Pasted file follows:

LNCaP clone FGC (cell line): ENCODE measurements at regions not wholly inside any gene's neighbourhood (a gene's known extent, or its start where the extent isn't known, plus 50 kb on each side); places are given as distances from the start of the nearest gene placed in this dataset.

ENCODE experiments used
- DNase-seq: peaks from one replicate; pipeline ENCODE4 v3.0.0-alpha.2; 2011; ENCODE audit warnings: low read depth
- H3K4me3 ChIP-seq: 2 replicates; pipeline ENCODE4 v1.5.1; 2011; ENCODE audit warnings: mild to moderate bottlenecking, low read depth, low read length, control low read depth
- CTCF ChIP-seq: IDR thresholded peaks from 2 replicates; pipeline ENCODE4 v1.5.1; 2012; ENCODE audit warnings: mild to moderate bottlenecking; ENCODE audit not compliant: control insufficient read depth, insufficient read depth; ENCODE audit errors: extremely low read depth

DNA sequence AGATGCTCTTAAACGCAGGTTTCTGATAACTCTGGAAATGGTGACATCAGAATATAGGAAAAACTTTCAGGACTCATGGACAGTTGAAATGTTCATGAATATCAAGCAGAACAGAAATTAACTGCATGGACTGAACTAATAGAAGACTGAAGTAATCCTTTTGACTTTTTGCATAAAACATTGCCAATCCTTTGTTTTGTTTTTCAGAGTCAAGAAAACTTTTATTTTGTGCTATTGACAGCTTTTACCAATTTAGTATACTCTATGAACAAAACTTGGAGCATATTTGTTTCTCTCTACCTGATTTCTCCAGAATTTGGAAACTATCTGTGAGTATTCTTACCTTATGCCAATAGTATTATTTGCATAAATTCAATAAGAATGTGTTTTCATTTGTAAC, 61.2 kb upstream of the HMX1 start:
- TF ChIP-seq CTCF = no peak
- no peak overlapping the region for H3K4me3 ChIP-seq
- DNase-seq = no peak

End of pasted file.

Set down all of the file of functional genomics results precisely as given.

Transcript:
LNCaP clone FGC (cell line): ENCODE measurements at regions not wholly inside any gene's neighbourhood (a gene's known extent, or its start where the extent isn't known, plus 50 kb on each side); places are given as distances from the start of the nearest gene placed in this dataset.

ENCODE experiments used
- DNase-seq: peaks from one replicate; pipeline ENCODE4 v3.0.0-alpha.2; 2011; ENCODE audit warnings: low read depth
- H3K4me3 ChIP-seq: 2 replicates; pipeline ENCODE4 v1.5.1; 2011; ENCODE audit warnings: mild to moderate bottlenecking, low read depth, low read length, control low read depth
- CTCF ChIP-seq: IDR thresholded peaks from 2 replicates; pipeline ENCODE4 v1.5.1; 2012; ENCODE audit warnings: mild to moderate bottlenecking; ENCODE audit not compliant: control insufficient read depth, insufficient read depth; ENCODE audit errors: extremely low read depth

DNA sequence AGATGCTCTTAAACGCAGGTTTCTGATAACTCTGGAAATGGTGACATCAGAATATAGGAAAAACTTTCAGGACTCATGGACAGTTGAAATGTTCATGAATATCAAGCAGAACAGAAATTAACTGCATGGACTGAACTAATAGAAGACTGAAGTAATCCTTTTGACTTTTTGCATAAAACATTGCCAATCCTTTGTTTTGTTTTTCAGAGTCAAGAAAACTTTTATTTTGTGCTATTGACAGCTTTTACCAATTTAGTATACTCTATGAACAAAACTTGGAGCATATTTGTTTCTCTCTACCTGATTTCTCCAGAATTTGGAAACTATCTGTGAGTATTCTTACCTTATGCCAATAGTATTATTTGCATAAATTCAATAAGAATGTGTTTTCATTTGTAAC, 61.2 kb upstream of the HMX1 start:
- TF ChIP-seq CTCF = no peak
- no peak overlapping the region for H3K4me3 ChIP-seq
- DNase-seq = no peak